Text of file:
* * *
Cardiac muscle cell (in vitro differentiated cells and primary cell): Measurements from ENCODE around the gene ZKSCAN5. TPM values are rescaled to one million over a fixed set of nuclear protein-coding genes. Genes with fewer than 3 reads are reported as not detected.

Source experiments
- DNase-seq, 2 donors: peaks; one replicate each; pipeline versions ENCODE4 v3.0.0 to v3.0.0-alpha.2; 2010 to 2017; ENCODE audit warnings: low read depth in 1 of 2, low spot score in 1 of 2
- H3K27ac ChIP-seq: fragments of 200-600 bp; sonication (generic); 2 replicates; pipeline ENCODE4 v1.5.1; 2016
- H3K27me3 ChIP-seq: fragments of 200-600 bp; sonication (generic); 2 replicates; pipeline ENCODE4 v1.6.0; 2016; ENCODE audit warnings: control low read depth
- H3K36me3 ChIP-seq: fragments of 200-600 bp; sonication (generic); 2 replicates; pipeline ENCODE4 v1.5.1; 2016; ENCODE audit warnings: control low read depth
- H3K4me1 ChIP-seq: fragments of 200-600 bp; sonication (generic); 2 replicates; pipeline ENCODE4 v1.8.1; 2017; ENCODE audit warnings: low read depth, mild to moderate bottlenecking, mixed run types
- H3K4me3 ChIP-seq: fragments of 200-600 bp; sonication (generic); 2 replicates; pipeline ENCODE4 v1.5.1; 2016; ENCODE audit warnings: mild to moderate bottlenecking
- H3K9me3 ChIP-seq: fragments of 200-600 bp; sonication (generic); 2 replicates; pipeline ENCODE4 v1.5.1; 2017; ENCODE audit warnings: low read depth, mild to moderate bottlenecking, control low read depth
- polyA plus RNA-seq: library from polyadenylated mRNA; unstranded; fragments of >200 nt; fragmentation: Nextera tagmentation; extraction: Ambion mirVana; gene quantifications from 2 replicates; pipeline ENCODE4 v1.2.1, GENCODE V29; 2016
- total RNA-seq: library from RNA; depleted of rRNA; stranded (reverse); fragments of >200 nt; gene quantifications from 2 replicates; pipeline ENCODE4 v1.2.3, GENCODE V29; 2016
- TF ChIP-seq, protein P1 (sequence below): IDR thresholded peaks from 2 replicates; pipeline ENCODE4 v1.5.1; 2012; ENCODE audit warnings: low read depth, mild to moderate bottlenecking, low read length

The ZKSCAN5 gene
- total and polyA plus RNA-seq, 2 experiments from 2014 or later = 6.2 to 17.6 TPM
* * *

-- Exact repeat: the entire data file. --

Cardiac muscle cell (in vitro differentiated cells and primary cell): Measurements from ENCODE around the gene ZKSCAN5. TPM values are rescaled to one million over a fixed set of nuclear protein-coding genes. Genes with fewer than 3 reads are reported as not detected.

Source experiments
- DNase-seq, 2 donors: peaks; one replicate each; pipeline versions ENCODE4 v3.0.0 to v3.0.0-alpha.2; 2010 to 2017; ENCODE audit warnings: low read depth in 1 of 2, low spot score in 1 of 2
- H3K27ac ChIP-seq: fragments of 200-600 bp; sonication (generic); 2 replicates; pipeline ENCODE4 v1.5.1; 2016
- H3K27me3 ChIP-seq: fragments of 200-600 bp; sonication (generic); 2 replicates; pipeline ENCODE4 v1.6.0; 2016; ENCODE audit warnings: control low read depth
- H3K36me3 ChIP-seq: fragments of 200-600 bp; sonication (generic); 2 replicates; pipeline ENCODE4 v1.5.1; 2016; ENCODE audit warnings: control low read depth
- H3K4me1 ChIP-seq: fragments of 200-600 bp; sonication (generic); 2 replicates; pipeline ENCODE4 v1.8.1; 2017; ENCODE audit warnings: low read depth, mild to moderate bottlenecking, mixed run types
- H3K4me3 ChIP-seq: fragments of 200-600 bp; sonication (generic); 2 replicates; pipeline ENCODE4 v1.5.1; 2016; ENCODE audit warnings: mild to moderate bottlenecking
- H3K9me3 ChIP-seq: fragments of 200-600 bp; sonication (generic); 2 replicates; pipeline ENCODE4 v1.5.1; 2017; ENCODE audit warnings: low read depth, mild to moderate bottlenecking, control low read depth
- polyA plus RNA-seq: library from polyadenylated mRNA; unstranded; fragments of >200 nt; fragmentation: Nextera tagmentation; extraction: Ambion mirVana; gene quantifications from 2 replicates; pipeline ENCODE4 v1.2.1, GENCODE V29; 2016
- total RNA-seq: library from RNA; depleted of rRNA; stranded (reverse); fragments of >200 nt; gene quantifications from 2 replicates; pipeline ENCODE4 v1.2.3, GENCODE V29; 2016
- TF ChIP-seq, protein P1 (sequence below): IDR thresholded peaks from 2 replicates; pipeline ENCODE4 v1.5.1; 2012; ENCODE audit warnings: low read depth, mild to moderate bottlenecking, low read length

The ZKSCAN5 gene
- total and polyA plus RNA-seq, 2 experiments from 2014 or later = 6.2 to 17.6 TPM